Systematic assessment of process analytical technologies for biologics


The healthcare industry which is R&D-intensive is a highly competitive market and quality cannot be compromised at any manufacturing level to ensure safe and effective medications are delivered to patients. The progress we see today is revolutionizing how we diagnose, treat and cure disease, saving patients’ lives and improving quality of life. In this new era of personalized medicine, many diseases previously regarded as deadly are now manageable and potentially curable. To achieve this, biopharma companies utilize ‘Quality by Design’ approach at various unit operations to optimize the processes, increase productivity and ensure the good quality of products. Various tools and techniques are employed to develop a robust process, and the corresponding instruments and methods require significant investments at industrial level. Biologic molecules the cornerstone of personalized medicine are big and complex as compared to small molecules of traditional medicines, and their manufacturing process requires broad spectrum of sophisticated analytical tools and techniques. To keep up with the desired quality and have a budget control over the investments, biopharma companies must adopt procedures that provide flexibility and ability to cover both of the above.  Since different types of analytical tools could be used in biologics production, choosing an appropriate analytical method is important so that it is able to provide continuous or at-line process information about critical process parameters of interest, in an accurate, reproducible and robust manner.

Process analytical technique (PAT) is one such method or framework which ensures consistent product quality. PAT offers real-time monitoring of process parameters and product quality attributes during the production process, as well as timely control of process parameters from raw materials to completed drug product, to ensure final product quality. In contrast to offline testing, which involves manually extracting samples from the process and analyzing them in an analytical laboratory, the core of PAT is the integration of analytical technologies into the biomanufacturing process to monitor process parameters and quality attributes in real time. While chromatography, mass spectrometry, vibrational spectroscopy, and multivariate data analysis (MVDA) are routinely employed as PAT tools in biomanufacturing, these techniques should only be used after a comprehensive examination of their capabilities, limits, and intended purpose of use in the bioprocess. Furthermore, a PAT tool evaluation should be performed based on its commercial value and return of investment in industrial implementation.

To evaluate the application of PAT tools to the development and commercialization of a bioprocess, Nadine Hazelwood from the BioPhorum Operations Group in London in collaboration with other investigators from pharmaceutical industry conducted a benchmarking survey of biopharmaceutical companies and published the results in Biotechnology and Bioengineering journal. The co-authors who contributed to the study are Christopher Gillespie and George Zhou from MSD, Dhanuka Wasalathanthri from Bristol‐Myers Squibb, Diana Ritz from GlaxoSmithKline, Keith Davis from Pfizer and Thomas Wucherpfennig from Boehringer Ingelheim Pharma. The study is considered the first of its kind in which investigators assessed fifteen companies receiving seventeen responses from them and evaluated more than 20 different types of PAT tools in manufacturing using an industry-wide assessment to identify and rank the tools based on technological attributes such as technology maturity, ability to enable process control, and ease of implementation, as well as their business value such as simplicity of implementation, lead time, and cost reduction. Upstream and downstream unit operations were evaluated under r the development and manufacturing space. Assessment was done ‘in-line’ where samples are measured within the process stream, ‘on-line’ where samples are diverted automatically for analysis and ‘at-line’ which includes removal of samples from the process stream.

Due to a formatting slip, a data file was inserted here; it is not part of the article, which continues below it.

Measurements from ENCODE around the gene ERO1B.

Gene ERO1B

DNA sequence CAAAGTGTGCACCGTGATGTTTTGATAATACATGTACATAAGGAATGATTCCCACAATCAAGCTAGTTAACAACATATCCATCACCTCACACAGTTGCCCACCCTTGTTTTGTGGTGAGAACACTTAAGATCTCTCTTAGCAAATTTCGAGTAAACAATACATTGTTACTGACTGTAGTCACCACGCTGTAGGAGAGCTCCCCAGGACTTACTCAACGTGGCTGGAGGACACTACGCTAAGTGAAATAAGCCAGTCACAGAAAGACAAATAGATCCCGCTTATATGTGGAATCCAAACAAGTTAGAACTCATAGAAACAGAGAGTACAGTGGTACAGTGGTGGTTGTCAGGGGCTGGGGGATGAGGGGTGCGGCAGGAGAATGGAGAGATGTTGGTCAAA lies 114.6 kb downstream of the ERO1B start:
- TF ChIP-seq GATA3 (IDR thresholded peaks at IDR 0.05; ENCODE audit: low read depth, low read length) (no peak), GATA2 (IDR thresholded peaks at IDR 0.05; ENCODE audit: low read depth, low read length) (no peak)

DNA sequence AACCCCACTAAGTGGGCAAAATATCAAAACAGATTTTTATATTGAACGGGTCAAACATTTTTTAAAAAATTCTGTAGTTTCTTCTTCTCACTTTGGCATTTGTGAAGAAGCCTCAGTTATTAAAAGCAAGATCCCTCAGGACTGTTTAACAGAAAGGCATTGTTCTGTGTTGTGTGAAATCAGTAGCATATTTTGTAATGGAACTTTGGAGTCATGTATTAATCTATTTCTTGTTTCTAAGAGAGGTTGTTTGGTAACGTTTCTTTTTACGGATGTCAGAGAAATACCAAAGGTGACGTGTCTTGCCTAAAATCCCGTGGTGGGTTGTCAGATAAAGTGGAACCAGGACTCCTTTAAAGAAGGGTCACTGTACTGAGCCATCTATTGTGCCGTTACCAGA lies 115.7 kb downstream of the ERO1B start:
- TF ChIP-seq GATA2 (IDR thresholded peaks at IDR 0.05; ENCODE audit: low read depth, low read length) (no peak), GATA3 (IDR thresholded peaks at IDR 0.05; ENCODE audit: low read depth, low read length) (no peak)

The findings of the survey revealed that on-line liquid chromatography (LC), in-line Raman, and MVDA, etc. had high business value, particularly in upstream processing at the production bioreactor unit at commercial scale. In the downstream Protein A purification and polishing processes, in-line variable path length UV/VIS measurements, online LC(/MS), multi-angle light scattering (MALS), and automated sampling have great business value at commercial scale. Authors gave an insightful perspective on the creation and application of some of the PAT tools based on their expertise in commercial biologics production. The results obtained in the survey can guide scientists and new manufacturers in terms of quality product development and all the stakeholders including funding agencies to assess the business value of tools and techniques employed during biologics manufacturing.


Gillespie C, Wasalathanthri DP, Ritz DB, Zhou G, Davis KA, Wucherpfennig T, Hazelwood N. Systematic assessment of process analytical technologies for biologics. Biotechnology and Bioengineering. 2022 Feb 1.

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